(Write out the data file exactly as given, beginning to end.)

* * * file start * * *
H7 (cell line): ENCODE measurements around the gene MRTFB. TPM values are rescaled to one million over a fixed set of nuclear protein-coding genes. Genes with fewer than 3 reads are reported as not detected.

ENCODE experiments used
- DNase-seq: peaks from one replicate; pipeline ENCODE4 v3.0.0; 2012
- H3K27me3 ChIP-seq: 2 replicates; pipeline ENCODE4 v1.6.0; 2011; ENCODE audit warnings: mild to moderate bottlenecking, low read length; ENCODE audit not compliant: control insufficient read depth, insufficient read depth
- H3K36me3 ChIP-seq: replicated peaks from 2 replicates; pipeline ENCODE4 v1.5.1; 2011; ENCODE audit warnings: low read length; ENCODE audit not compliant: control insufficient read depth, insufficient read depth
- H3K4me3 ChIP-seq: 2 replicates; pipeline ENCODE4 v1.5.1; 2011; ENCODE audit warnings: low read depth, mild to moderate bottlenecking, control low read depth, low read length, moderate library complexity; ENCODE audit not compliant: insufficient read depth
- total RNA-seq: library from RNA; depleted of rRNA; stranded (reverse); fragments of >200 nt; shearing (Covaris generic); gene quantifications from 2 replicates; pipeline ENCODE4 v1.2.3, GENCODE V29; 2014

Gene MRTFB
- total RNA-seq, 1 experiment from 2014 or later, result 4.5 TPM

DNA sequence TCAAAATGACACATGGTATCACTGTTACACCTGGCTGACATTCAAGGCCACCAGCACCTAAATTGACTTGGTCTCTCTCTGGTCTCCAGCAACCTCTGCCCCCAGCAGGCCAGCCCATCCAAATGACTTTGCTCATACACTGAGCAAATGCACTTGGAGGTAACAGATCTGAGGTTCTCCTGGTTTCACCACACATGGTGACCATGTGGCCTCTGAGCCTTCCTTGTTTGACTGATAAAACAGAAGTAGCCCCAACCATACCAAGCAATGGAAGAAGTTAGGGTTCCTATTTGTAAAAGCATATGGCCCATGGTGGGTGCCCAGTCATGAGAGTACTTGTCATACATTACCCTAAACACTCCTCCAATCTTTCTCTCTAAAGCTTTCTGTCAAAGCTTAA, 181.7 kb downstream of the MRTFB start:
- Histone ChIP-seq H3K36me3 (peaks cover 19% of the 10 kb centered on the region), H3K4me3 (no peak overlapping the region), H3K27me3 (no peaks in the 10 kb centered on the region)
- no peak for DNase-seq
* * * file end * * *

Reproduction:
H7 (cell line): ENCODE measurements around the gene MRTFB. TPM values are rescaled to one million over a fixed set of nuclear protein-coding genes. Genes with fewer than 3 reads are reported as not detected.

ENCODE experiments used
- DNase-seq: peaks from one replicate; pipeline ENCODE4 v3.0.0; 2012
- H3K27me3 ChIP-seq: 2 replicates; pipeline ENCODE4 v1.6.0; 2011; ENCODE audit warnings: mild to moderate bottlenecking, low read length; ENCODE audit not compliant: control insufficient read depth, insufficient read depth
- H3K36me3 ChIP-seq: replicated peaks from 2 replicates; pipeline ENCODE4 v1.5.1; 2011; ENCODE audit warnings: low read length; ENCODE audit not compliant: control insufficient read depth, insufficient read depth
- H3K4me3 ChIP-seq: 2 replicates; pipeline ENCODE4 v1.5.1; 2011; ENCODE audit warnings: low read depth, mild to moderate bottlenecking, control low read depth, low read length, moderate library complexity; ENCODE audit not compliant: insufficient read depth
- total RNA-seq: library from RNA; depleted of rRNA; stranded (reverse); fragments of >200 nt; shearing (Covaris generic); gene quantifications from 2 replicates; pipeline ENCODE4 v1.2.3, GENCODE V29; 2014

Gene MRTFB
- total RNA-seq, 1 experiment from 2014 or later, result 4.5 TPM

DNA sequence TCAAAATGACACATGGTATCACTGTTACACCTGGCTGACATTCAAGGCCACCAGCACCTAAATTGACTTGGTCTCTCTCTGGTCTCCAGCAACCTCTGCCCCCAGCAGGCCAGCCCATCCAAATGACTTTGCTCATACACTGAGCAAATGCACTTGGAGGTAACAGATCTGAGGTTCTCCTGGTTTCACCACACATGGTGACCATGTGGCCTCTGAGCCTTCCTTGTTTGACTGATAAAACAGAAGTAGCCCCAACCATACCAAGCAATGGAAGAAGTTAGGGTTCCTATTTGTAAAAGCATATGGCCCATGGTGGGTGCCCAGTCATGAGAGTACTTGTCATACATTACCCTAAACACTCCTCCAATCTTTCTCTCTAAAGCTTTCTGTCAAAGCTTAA, 181.7 kb downstream of the MRTFB start:
- Histone ChIP-seq H3K36me3 (peaks cover 19% of the 10 kb centered on the region), H3K4me3 (no peak overlapping the region), H3K27me3 (no peaks in the 10 kb centered on the region)
- no peak for DNase-seq